June 7 (Bloomberg) -- Norwegian energy companies will announce plans to expand in the U.K. during a visit to Oslo by Prime Minister David Cameron, the first by a British leader in 26 years, the premier’s office said.
The plans will lead to the creation of 1,600 jobs in the U.K. and investment worth tens of billions of pounds, Cameron’s office said in an e-mailed statement yesterday, without giving details of the companies involved. Cameron, who arrived in Oslo last night, and Norwegian Prime Minister Jens Stoltenberg will also reach an agreement today to improve energy ties between the two nations.
“Norway supplies over a quarter of U.K. entire energy needs and is a major investor right across our energy sector,” Cameron said in the statement. “I hope that my visit to Oslo will help secure affordable energy supplies for decades to come and enhance investment between our two countries.”
Cameron meets executives today from 10 companies including Aker Solutions ASA, Norway’s biggest maker of oil platforms, Statoil ASA, the country’s biggest oil and gas producer, and Fred Olsen Energy ASA. British companies have invested about 13 billion pounds ($20 billion) in the Nordic country’s energy industry, Cameron’s office said.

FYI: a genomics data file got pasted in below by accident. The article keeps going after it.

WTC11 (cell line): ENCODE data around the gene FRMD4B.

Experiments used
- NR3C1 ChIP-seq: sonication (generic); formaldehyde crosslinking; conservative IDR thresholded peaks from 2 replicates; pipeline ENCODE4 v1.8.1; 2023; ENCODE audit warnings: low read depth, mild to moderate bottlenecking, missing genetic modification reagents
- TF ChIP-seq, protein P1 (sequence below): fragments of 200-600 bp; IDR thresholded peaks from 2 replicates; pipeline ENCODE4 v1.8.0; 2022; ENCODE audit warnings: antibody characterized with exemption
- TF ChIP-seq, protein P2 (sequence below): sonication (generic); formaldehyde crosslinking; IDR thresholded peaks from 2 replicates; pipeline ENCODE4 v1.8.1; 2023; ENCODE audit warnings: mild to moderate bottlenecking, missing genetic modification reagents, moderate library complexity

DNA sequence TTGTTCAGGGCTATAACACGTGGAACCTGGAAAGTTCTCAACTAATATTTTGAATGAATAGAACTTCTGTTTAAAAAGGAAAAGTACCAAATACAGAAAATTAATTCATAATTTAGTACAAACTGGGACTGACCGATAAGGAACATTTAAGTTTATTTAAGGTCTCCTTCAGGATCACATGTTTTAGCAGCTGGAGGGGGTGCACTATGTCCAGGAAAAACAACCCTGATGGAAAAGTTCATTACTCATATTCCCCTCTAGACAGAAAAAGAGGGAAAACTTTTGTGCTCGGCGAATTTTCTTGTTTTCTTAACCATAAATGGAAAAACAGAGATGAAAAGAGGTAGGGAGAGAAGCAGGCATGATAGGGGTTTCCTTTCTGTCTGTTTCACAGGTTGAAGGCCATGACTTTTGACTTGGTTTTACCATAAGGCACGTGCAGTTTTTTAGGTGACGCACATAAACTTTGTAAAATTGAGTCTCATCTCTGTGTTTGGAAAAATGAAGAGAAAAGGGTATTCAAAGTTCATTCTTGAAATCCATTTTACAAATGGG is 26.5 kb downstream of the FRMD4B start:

Britain, which produced less gas than it imported last year for the first time, got 21 percent of its fuel through the Langeled pipeline from Norway last quarter, an all-time high, National Grid Plc data show.
Today’s agreement will seek to improve “collaboration on affordable long-term gas supply, more reciprocal investment in oil, gas and renewable energies and more commercial deals creating thousands of new jobs and adding billions to our economies,” Cameron said.
Last year, the U.K. increased tax allowances for some North Sea project investments, prompting Statoil to resume work on the Mariner field development. Statoil had frozen the $10 billion plan to develop operations in the North Sea.
Chancellor of the Exchequer George Osborne raised taxes on oil-production profits to 62 percent from 50 percent in last year’s budget to pay for a lower duty on gasoline.
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